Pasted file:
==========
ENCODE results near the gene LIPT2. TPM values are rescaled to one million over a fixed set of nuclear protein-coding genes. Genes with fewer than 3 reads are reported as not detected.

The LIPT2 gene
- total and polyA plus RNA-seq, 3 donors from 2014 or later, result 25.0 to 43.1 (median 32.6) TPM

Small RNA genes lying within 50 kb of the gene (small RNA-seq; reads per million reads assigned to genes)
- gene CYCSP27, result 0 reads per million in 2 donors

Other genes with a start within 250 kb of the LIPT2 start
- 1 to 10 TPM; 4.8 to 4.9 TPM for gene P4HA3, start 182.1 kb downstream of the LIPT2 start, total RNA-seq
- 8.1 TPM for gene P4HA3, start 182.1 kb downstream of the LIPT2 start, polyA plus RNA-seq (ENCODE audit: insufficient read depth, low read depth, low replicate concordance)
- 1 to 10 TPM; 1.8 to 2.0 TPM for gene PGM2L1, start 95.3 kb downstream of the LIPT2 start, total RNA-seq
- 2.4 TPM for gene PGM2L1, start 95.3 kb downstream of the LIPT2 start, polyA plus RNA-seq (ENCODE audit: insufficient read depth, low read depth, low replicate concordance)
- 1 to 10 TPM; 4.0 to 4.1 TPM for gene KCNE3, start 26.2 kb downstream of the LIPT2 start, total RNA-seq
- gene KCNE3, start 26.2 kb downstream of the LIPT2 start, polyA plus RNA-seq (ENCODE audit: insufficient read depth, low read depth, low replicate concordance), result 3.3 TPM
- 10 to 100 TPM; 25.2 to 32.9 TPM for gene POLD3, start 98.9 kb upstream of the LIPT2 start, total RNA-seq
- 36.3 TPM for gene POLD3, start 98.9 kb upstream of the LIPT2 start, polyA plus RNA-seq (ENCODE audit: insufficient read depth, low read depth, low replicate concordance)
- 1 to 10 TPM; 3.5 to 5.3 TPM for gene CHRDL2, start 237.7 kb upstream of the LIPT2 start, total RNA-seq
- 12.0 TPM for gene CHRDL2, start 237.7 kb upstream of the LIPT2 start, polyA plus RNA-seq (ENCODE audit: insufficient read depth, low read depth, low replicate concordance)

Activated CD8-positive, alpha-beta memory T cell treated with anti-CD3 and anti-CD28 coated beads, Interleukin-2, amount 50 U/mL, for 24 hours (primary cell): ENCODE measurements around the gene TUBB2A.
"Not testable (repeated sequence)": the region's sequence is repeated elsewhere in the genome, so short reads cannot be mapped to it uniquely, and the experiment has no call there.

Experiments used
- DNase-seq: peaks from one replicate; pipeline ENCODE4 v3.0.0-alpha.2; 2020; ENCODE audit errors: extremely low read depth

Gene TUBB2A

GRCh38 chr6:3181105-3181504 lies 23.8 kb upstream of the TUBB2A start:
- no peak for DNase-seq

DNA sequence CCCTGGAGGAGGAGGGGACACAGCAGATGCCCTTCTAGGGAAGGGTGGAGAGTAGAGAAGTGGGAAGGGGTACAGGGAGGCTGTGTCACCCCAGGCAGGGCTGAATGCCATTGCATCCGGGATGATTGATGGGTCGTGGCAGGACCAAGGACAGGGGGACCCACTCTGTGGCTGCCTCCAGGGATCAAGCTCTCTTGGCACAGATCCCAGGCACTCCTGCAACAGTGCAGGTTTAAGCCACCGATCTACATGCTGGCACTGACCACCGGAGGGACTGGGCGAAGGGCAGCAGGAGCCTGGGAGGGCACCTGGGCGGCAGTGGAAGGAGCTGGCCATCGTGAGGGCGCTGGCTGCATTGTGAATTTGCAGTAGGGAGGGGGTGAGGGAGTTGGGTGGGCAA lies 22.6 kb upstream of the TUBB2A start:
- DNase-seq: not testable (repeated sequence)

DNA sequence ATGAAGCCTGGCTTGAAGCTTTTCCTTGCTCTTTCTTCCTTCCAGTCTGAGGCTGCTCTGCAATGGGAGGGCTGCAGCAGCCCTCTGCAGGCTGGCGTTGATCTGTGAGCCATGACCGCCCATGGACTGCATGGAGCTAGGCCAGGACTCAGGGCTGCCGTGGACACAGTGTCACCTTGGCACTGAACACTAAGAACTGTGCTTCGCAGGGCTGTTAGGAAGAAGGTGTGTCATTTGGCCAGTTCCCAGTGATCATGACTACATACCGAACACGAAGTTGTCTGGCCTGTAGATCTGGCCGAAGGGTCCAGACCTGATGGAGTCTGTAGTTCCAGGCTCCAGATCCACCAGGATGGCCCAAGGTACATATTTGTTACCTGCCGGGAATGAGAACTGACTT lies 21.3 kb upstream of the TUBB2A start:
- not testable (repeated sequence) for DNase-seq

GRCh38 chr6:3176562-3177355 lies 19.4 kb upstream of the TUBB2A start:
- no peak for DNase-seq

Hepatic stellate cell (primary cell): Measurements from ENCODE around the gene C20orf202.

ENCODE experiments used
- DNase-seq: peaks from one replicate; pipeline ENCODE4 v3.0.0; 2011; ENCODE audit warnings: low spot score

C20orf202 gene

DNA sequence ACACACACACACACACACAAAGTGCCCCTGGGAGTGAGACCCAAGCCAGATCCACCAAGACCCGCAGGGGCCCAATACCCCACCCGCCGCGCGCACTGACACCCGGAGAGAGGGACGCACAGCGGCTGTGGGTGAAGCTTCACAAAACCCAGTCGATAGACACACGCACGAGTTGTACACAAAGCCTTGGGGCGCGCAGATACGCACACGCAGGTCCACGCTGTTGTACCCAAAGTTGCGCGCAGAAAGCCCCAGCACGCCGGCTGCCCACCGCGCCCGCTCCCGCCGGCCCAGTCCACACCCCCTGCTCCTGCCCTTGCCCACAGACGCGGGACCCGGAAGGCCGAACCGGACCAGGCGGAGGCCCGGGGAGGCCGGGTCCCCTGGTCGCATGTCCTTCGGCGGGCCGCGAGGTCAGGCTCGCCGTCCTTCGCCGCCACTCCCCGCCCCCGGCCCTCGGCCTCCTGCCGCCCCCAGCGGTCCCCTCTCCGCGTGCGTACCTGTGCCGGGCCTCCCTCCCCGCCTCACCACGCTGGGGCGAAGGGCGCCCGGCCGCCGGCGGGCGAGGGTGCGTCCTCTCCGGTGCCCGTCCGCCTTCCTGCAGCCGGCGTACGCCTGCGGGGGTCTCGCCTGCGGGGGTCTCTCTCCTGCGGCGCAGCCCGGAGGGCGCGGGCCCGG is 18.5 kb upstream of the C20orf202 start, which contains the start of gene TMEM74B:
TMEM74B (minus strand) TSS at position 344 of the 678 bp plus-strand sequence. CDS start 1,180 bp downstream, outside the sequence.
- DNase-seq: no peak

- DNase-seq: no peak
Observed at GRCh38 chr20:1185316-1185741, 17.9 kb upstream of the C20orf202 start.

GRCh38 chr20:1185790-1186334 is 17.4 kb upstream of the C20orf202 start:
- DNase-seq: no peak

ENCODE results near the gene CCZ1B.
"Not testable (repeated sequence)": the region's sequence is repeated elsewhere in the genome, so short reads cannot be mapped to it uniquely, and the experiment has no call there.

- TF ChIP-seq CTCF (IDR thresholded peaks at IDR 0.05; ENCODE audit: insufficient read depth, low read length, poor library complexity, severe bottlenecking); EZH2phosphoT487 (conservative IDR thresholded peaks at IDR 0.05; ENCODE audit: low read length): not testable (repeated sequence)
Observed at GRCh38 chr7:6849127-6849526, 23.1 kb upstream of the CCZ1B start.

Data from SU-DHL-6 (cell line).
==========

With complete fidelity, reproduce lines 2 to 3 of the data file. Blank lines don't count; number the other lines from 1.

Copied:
The LIPT2 gene
- total and polyA plus RNA-seq, 3 donors from 2014 or later, result 25.0 to 43.1 (median 32.6) TPM